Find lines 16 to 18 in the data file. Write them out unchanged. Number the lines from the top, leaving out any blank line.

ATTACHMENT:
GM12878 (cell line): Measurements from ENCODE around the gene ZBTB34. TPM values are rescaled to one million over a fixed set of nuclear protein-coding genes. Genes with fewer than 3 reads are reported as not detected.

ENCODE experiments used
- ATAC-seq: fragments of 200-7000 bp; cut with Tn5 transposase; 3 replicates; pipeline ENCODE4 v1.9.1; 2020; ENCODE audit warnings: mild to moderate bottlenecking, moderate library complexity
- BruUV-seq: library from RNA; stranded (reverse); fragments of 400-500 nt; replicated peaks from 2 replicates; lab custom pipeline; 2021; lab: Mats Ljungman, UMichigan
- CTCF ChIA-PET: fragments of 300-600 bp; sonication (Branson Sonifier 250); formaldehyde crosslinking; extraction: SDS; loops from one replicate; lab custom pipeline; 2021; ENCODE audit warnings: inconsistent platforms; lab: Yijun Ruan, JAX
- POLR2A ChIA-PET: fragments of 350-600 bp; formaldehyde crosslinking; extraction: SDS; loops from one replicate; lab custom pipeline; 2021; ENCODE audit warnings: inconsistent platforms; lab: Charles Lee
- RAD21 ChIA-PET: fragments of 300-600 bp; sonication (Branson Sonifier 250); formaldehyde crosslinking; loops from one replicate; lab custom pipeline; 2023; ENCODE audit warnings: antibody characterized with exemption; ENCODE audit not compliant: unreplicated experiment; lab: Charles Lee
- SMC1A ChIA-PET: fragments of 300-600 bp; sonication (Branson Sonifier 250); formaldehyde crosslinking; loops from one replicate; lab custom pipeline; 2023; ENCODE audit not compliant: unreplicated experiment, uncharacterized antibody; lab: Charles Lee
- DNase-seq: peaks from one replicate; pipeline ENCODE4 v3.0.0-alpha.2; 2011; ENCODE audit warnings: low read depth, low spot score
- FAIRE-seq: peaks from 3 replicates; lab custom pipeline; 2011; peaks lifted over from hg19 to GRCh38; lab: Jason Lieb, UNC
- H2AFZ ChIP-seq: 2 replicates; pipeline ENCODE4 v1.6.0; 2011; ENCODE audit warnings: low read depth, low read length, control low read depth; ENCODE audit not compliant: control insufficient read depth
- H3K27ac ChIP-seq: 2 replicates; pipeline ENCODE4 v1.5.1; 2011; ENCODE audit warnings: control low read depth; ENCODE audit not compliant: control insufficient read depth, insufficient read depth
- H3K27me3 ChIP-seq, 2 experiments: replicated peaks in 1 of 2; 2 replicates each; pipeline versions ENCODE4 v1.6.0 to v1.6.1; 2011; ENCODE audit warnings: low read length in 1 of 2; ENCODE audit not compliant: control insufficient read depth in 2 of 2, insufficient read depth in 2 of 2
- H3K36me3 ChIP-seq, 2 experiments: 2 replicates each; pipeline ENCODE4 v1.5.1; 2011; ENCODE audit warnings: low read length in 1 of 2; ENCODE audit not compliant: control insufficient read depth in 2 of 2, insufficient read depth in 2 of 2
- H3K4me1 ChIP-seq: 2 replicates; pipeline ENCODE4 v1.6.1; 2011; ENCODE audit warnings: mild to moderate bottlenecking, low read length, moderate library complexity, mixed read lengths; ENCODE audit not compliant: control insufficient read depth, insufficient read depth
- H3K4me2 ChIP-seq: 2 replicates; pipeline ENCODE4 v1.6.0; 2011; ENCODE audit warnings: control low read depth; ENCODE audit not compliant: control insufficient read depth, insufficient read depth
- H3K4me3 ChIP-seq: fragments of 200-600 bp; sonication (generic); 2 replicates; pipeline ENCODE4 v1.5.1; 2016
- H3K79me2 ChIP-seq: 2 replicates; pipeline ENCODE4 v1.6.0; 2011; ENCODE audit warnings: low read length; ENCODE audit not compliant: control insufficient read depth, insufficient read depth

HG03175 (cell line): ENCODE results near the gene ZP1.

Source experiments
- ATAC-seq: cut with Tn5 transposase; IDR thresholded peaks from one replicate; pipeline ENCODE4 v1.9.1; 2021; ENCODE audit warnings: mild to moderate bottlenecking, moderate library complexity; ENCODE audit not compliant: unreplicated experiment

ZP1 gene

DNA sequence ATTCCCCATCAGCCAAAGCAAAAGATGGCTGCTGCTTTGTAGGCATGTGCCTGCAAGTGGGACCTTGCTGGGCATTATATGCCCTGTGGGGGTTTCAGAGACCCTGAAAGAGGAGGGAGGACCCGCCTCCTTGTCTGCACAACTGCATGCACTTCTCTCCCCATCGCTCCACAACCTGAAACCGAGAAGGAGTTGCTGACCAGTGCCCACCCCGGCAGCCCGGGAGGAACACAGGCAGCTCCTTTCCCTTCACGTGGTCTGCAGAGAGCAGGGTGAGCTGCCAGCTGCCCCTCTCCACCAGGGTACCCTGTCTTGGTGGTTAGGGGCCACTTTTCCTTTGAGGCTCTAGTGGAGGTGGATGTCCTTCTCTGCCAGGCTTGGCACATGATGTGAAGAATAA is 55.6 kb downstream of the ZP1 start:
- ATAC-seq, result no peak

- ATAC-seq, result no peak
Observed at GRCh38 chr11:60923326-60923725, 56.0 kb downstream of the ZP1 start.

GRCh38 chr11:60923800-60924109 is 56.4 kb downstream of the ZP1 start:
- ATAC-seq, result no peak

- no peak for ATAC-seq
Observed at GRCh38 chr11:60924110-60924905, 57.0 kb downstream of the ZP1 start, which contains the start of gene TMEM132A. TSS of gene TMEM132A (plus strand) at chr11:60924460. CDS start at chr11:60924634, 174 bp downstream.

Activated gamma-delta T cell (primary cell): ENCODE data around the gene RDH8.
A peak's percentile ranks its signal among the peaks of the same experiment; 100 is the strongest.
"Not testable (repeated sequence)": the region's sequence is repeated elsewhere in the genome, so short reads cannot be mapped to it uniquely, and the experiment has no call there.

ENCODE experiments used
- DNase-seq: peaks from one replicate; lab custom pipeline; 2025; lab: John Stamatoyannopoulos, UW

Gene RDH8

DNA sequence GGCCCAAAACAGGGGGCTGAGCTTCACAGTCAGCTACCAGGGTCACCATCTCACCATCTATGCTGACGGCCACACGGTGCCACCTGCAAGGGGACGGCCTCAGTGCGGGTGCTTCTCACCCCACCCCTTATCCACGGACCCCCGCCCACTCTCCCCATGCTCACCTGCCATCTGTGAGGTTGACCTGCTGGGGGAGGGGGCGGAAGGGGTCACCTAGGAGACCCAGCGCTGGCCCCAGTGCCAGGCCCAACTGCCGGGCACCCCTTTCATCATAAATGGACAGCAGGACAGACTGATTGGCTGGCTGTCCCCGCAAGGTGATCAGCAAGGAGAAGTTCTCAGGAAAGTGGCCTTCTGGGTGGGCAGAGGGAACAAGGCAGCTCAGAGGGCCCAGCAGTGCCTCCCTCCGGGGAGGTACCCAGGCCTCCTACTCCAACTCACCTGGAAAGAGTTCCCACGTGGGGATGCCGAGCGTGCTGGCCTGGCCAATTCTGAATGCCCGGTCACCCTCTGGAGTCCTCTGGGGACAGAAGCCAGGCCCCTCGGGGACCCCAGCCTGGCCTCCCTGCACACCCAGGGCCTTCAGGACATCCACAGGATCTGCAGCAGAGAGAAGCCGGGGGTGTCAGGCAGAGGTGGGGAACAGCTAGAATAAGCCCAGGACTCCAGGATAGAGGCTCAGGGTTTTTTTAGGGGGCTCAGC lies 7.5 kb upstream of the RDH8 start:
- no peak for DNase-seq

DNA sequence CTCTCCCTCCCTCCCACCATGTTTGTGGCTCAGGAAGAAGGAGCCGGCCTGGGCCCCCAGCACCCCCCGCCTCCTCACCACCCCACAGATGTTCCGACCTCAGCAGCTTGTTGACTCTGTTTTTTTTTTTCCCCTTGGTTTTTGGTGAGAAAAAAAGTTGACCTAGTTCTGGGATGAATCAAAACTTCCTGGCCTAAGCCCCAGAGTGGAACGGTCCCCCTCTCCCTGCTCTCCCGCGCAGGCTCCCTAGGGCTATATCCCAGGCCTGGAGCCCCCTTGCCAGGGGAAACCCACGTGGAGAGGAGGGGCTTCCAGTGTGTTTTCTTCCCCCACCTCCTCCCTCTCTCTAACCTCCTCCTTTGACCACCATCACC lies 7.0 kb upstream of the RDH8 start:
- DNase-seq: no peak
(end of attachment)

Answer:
- H3K4me2 ChIP-seq: 2 replicates; pipeline ENCODE4 v1.6.0; 2011; ENCODE audit warnings: control low read depth; ENCODE audit not compliant: control insufficient read depth, insufficient read depth
- H3K4me3 ChIP-seq: fragments of 200-600 bp; sonication (generic); 2 replicates; pipeline ENCODE4 v1.5.1; 2016
- H3K79me2 ChIP-seq: 2 replicates; pipeline ENCODE4 v1.6.0; 2011; ENCODE audit warnings: low read length; ENCODE audit not compliant: control insufficient read depth, insufficient read depth